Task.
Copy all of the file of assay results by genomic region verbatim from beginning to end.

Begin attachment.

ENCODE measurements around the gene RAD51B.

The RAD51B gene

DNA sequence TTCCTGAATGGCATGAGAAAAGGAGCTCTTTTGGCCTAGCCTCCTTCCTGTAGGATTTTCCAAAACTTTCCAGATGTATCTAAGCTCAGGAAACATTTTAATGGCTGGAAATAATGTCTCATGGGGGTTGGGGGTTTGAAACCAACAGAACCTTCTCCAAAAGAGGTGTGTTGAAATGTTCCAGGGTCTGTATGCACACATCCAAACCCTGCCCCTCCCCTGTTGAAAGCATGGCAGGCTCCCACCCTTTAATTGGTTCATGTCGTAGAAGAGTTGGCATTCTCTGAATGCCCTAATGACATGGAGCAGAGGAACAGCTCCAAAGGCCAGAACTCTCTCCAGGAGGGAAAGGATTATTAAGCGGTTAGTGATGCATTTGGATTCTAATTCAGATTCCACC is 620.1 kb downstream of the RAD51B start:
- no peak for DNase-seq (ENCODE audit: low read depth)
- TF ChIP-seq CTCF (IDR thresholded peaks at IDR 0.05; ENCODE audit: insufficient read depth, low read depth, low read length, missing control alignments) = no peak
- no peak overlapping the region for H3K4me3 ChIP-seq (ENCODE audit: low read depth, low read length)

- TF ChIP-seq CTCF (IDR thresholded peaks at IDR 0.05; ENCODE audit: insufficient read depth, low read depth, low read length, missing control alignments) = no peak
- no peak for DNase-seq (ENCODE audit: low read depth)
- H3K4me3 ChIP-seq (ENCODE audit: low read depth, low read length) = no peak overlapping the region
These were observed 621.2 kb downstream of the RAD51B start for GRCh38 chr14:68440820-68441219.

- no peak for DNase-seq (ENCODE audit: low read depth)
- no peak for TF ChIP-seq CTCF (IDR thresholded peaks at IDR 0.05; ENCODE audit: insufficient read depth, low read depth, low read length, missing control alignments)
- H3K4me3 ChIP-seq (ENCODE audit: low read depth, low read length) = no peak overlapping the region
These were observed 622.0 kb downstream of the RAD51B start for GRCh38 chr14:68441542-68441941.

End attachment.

ENCODE measurements around the gene RAD51B.

The RAD51B gene

DNA sequence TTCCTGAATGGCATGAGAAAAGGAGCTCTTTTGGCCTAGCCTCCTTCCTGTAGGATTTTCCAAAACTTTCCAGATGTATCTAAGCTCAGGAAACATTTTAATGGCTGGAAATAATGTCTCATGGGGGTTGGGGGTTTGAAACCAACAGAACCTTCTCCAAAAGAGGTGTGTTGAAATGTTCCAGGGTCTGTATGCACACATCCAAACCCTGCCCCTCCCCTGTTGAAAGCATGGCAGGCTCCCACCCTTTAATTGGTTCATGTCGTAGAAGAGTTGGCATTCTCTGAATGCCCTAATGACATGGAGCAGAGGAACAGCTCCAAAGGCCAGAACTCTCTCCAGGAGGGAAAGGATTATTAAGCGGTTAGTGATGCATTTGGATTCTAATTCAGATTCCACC is 620.1 kb downstream of the RAD51B start:
- no peak for DNase-seq (ENCODE audit: low read depth)
- TF ChIP-seq CTCF (IDR thresholded peaks at IDR 0.05; ENCODE audit: insufficient read depth, low read depth, low read length, missing control alignments) = no peak
- no peak overlapping the region for H3K4me3 ChIP-seq (ENCODE audit: low read depth, low read length)

- TF ChIP-seq CTCF (IDR thresholded peaks at IDR 0.05; ENCODE audit: insufficient read depth, low read depth, low read length, missing control alignments) = no peak
- no peak for DNase-seq (ENCODE audit: low read depth)
- H3K4me3 ChIP-seq (ENCODE audit: low read depth, low read length) = no peak overlapping the region
These were observed 621.2 kb downstream of the RAD51B start for GRCh38 chr14:68440820-68441219.

- no peak for DNase-seq (ENCODE audit: low read depth)
- no peak for TF ChIP-seq CTCF (IDR thresholded peaks at IDR 0.05; ENCODE audit: insufficient read depth, low read depth, low read length, missing control alignments)
- H3K4me3 ChIP-seq (ENCODE audit: low read depth, low read length) = no peak overlapping the region
These were observed 622.0 kb downstream of the RAD51B start for GRCh38 chr14:68441542-68441941.